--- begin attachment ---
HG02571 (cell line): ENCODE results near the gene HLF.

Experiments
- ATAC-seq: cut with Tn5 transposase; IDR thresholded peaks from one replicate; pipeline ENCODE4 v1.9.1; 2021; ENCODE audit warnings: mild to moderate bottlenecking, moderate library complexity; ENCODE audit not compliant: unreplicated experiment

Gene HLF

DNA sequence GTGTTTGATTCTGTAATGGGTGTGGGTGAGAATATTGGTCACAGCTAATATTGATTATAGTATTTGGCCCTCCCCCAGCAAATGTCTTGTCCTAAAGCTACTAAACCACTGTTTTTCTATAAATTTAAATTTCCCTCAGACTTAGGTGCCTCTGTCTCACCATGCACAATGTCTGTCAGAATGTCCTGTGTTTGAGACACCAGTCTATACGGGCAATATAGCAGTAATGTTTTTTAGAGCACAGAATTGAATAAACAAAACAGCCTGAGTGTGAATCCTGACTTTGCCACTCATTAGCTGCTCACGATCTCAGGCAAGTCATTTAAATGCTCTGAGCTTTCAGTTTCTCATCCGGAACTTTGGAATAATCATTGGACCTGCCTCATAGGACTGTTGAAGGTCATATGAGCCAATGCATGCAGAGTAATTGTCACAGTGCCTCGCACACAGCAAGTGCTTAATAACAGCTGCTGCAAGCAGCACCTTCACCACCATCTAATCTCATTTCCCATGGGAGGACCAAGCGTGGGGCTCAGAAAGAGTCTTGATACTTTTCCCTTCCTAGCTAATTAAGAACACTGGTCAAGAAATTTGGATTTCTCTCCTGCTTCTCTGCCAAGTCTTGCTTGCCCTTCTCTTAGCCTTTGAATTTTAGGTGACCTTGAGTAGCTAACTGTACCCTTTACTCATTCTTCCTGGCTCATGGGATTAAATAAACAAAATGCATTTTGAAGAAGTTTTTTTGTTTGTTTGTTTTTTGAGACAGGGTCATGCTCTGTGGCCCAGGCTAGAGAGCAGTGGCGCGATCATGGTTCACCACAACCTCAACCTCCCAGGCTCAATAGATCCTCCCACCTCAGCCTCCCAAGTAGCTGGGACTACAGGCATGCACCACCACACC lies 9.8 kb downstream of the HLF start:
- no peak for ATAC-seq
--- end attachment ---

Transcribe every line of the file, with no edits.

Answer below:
HG02571 (cell line): ENCODE results near the gene HLF.

Experiments
- ATAC-seq: cut with Tn5 transposase; IDR thresholded peaks from one replicate; pipeline ENCODE4 v1.9.1; 2021; ENCODE audit warnings: mild to moderate bottlenecking, moderate library complexity; ENCODE audit not compliant: unreplicated experiment

Gene HLF

DNA sequence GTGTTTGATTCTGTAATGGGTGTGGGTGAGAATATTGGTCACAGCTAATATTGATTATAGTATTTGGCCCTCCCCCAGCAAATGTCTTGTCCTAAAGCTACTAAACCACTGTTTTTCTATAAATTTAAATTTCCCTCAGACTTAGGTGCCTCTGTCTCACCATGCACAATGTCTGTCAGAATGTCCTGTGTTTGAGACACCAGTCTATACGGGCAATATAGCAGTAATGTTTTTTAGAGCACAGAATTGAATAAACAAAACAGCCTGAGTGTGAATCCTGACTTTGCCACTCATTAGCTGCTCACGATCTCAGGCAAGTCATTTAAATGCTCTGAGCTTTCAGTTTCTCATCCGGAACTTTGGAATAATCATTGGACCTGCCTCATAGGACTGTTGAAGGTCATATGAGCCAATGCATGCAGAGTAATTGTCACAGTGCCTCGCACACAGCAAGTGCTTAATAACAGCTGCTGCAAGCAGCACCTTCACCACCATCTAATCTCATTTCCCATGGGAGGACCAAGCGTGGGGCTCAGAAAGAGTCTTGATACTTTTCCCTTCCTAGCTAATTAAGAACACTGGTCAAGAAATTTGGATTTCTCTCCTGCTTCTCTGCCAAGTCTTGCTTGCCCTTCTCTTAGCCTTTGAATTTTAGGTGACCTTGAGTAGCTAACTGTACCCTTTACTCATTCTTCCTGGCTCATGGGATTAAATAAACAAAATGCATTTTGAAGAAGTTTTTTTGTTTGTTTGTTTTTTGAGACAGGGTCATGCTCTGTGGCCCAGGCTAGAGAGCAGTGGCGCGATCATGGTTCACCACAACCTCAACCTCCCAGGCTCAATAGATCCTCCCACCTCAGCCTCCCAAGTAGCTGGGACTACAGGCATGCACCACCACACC lies 9.8 kb downstream of the HLF start:
- no peak for ATAC-seq